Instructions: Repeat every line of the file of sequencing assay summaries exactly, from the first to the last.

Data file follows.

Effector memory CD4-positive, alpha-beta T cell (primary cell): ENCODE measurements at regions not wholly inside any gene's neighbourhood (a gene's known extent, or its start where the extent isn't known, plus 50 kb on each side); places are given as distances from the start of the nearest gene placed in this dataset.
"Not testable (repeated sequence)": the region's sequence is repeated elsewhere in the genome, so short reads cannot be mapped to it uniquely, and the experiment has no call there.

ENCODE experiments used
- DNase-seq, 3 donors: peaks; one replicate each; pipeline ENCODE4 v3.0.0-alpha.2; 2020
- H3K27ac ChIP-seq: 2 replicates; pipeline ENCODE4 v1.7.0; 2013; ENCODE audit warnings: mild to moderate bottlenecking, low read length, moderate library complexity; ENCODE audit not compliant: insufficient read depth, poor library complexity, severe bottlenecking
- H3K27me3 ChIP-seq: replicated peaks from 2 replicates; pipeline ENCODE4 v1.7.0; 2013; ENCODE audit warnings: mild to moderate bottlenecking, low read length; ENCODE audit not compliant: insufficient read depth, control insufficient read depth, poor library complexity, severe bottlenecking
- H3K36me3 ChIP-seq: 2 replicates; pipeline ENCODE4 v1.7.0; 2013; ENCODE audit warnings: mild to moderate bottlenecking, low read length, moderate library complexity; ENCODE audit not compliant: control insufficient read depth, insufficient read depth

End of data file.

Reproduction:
Effector memory CD4-positive, alpha-beta T cell (primary cell): ENCODE measurements at regions not wholly inside any gene's neighbourhood (a gene's known extent, or its start where the extent isn't known, plus 50 kb on each side); places are given as distances from the start of the nearest gene placed in this dataset.
"Not testable (repeated sequence)": the region's sequence is repeated elsewhere in the genome, so short reads cannot be mapped to it uniquely, and the experiment has no call there.

ENCODE experiments used
- DNase-seq, 3 donors: peaks; one replicate each; pipeline ENCODE4 v3.0.0-alpha.2; 2020
- H3K27ac ChIP-seq: 2 replicates; pipeline ENCODE4 v1.7.0; 2013; ENCODE audit warnings: mild to moderate bottlenecking, low read length, moderate library complexity; ENCODE audit not compliant: insufficient read depth, poor library complexity, severe bottlenecking
- H3K27me3 ChIP-seq: replicated peaks from 2 replicates; pipeline ENCODE4 v1.7.0; 2013; ENCODE audit warnings: mild to moderate bottlenecking, low read length; ENCODE audit not compliant: insufficient read depth, control insufficient read depth, poor library complexity, severe bottlenecking
- H3K36me3 ChIP-seq: 2 replicates; pipeline ENCODE4 v1.7.0; 2013; ENCODE audit warnings: mild to moderate bottlenecking, low read length, moderate library complexity; ENCODE audit not compliant: control insufficient read depth, insufficient read depth